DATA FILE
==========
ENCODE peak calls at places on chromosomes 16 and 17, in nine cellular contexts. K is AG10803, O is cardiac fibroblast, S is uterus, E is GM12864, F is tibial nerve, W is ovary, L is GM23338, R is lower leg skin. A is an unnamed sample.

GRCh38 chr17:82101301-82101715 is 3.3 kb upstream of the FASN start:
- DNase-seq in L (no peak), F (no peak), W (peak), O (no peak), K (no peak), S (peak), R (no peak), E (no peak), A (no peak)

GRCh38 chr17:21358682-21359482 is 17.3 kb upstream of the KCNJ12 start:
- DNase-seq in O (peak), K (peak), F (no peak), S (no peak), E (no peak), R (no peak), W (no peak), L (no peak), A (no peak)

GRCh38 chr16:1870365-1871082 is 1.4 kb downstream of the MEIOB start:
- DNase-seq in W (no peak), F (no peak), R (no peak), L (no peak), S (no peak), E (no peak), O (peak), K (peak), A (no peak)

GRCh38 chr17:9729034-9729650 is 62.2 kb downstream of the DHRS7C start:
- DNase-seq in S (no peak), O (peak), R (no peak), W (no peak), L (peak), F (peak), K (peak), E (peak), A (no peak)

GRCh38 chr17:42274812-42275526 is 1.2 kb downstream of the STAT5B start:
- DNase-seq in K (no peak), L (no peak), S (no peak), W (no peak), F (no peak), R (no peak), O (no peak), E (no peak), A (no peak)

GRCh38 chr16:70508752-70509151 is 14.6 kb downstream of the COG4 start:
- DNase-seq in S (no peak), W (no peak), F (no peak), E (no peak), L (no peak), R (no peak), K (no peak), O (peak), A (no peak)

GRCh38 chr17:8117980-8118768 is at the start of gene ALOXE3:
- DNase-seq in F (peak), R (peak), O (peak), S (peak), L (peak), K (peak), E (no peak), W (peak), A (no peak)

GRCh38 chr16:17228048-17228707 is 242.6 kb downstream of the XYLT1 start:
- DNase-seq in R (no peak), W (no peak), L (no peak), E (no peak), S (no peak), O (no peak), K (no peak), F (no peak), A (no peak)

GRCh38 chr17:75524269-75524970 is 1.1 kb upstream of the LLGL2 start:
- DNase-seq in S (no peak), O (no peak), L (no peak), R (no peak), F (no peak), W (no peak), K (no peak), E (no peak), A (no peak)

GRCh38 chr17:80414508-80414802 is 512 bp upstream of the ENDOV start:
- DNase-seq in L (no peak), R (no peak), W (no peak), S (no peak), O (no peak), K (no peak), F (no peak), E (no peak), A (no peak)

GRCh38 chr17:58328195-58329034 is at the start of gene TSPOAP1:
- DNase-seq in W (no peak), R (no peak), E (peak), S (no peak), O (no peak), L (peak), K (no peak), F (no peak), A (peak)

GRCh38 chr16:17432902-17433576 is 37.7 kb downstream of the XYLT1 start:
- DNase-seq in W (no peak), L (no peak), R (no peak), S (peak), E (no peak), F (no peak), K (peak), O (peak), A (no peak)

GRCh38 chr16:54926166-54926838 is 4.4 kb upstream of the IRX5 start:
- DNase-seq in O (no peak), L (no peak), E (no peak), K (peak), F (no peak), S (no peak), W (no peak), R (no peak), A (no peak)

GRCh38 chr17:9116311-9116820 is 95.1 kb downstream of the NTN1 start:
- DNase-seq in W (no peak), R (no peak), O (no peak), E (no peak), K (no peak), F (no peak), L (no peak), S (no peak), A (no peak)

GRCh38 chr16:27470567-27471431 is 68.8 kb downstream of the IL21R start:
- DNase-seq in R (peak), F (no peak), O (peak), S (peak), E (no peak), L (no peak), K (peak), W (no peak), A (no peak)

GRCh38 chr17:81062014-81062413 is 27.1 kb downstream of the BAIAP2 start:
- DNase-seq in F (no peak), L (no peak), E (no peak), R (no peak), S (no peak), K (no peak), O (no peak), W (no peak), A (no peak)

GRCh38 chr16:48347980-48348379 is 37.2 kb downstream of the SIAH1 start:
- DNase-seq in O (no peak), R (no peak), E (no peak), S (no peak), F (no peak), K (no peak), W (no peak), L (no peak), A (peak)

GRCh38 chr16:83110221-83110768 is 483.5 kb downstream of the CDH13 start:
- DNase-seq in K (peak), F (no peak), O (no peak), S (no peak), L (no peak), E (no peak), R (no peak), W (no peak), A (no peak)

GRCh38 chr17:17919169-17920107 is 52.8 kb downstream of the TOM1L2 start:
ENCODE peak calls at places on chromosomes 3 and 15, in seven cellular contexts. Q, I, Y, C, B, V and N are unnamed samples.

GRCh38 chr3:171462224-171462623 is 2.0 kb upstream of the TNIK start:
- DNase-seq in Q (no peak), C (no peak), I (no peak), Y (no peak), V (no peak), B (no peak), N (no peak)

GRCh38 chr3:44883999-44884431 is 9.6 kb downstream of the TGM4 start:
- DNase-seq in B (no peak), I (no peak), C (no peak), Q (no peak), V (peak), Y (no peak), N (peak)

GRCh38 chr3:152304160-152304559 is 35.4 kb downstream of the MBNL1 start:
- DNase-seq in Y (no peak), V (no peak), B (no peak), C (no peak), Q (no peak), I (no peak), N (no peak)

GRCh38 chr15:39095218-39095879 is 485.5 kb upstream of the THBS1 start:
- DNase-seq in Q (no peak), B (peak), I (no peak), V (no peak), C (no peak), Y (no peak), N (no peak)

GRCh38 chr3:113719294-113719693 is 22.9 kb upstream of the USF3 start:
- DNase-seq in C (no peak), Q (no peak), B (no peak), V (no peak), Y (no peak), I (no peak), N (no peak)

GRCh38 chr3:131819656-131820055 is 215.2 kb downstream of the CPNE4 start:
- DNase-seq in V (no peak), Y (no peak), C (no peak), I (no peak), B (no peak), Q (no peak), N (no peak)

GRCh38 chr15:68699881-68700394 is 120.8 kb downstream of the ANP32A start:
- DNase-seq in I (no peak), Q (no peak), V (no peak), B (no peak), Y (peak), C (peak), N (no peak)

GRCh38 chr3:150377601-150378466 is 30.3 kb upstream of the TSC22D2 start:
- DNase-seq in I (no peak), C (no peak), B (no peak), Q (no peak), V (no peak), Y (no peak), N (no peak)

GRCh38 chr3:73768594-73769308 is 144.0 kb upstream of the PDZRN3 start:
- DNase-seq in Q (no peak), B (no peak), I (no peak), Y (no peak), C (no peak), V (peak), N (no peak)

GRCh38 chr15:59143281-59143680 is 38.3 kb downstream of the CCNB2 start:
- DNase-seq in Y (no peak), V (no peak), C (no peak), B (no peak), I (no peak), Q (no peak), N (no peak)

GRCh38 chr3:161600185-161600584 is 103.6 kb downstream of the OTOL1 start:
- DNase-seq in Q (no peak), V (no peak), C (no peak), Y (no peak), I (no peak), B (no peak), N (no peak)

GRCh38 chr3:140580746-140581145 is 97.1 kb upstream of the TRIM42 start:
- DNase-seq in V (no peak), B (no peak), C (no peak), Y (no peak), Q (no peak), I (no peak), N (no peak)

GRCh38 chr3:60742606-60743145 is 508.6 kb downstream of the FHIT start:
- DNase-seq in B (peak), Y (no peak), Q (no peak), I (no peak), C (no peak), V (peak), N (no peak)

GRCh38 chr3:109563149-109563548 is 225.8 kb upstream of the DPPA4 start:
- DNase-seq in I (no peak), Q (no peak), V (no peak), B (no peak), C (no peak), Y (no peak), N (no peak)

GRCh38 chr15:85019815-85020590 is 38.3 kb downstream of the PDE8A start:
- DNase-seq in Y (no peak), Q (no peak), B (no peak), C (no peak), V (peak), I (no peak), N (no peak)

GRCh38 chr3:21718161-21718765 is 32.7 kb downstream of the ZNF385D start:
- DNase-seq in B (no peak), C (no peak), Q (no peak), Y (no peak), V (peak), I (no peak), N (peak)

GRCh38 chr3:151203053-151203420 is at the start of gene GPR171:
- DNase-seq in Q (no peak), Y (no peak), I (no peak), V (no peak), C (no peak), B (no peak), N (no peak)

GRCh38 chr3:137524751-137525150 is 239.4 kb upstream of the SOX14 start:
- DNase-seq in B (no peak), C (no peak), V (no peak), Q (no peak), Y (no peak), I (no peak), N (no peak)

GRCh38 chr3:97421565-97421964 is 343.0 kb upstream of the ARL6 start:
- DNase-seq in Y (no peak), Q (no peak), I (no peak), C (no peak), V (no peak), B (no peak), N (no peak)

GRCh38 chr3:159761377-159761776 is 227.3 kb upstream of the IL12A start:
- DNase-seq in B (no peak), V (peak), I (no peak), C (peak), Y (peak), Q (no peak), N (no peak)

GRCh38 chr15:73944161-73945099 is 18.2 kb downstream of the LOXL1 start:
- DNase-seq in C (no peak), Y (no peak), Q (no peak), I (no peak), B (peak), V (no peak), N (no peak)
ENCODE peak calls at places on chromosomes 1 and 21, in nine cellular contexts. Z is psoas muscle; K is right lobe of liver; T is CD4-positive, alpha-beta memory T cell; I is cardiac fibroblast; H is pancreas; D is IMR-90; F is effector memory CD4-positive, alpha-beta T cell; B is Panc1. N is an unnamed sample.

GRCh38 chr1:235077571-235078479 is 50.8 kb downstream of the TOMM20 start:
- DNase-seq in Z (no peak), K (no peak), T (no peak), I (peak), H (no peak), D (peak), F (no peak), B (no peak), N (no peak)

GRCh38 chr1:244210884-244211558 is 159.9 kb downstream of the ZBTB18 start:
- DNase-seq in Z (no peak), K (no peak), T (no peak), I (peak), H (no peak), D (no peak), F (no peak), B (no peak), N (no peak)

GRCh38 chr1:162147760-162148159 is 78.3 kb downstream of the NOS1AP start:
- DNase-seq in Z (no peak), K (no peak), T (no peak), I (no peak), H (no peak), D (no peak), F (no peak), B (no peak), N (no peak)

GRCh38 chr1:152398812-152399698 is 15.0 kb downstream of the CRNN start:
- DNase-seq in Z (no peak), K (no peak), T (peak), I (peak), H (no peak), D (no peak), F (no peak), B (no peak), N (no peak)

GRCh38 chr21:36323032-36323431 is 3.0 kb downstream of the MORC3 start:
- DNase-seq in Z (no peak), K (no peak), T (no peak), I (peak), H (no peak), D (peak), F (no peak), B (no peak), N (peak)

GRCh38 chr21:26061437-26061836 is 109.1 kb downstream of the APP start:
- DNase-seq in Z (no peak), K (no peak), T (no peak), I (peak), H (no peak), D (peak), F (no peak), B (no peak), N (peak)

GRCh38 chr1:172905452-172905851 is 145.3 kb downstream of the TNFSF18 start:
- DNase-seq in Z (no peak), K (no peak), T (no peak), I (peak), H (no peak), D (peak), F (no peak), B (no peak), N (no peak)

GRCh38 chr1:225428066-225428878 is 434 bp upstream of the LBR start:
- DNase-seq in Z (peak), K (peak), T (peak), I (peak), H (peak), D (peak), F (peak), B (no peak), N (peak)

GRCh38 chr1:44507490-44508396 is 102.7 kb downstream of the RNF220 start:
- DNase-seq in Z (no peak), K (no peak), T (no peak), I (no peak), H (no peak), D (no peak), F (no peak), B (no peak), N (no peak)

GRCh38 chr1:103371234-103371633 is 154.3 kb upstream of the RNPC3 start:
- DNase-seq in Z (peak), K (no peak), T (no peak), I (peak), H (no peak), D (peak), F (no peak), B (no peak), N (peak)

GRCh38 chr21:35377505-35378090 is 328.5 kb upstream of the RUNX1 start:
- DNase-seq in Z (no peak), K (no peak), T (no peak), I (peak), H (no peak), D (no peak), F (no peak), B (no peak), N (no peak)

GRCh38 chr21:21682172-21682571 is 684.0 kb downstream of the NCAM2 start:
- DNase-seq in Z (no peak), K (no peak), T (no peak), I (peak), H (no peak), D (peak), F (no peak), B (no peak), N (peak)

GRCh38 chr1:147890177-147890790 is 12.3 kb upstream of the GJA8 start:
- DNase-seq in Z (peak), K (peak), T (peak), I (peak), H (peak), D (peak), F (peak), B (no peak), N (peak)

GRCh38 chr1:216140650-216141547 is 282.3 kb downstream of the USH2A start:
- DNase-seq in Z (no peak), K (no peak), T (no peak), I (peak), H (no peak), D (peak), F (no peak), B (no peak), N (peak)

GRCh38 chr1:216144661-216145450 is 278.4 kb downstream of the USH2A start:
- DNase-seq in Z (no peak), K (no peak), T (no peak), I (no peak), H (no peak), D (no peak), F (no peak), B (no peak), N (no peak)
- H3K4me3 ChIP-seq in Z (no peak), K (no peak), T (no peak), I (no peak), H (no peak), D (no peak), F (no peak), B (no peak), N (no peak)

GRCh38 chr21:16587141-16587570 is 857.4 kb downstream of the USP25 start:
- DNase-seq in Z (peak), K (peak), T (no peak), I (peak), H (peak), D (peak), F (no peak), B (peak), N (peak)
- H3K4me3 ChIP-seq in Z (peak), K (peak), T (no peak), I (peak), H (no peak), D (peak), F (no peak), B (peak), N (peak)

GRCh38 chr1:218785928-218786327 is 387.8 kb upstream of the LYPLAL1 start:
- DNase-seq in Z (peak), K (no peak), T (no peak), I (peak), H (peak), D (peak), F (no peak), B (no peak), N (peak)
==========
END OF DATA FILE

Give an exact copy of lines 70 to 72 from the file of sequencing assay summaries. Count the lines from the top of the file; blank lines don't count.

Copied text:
GRCh38 chr3:21718161-21718765 is 32.7 kb downstream of the ZNF385D start:
- DNase-seq in B (no peak), C (no peak), Q (no peak), Y (no peak), V (peak), I (no peak), N (peak)

GRCh38 chr3:151203053-151203420 is at the start of gene GPR171: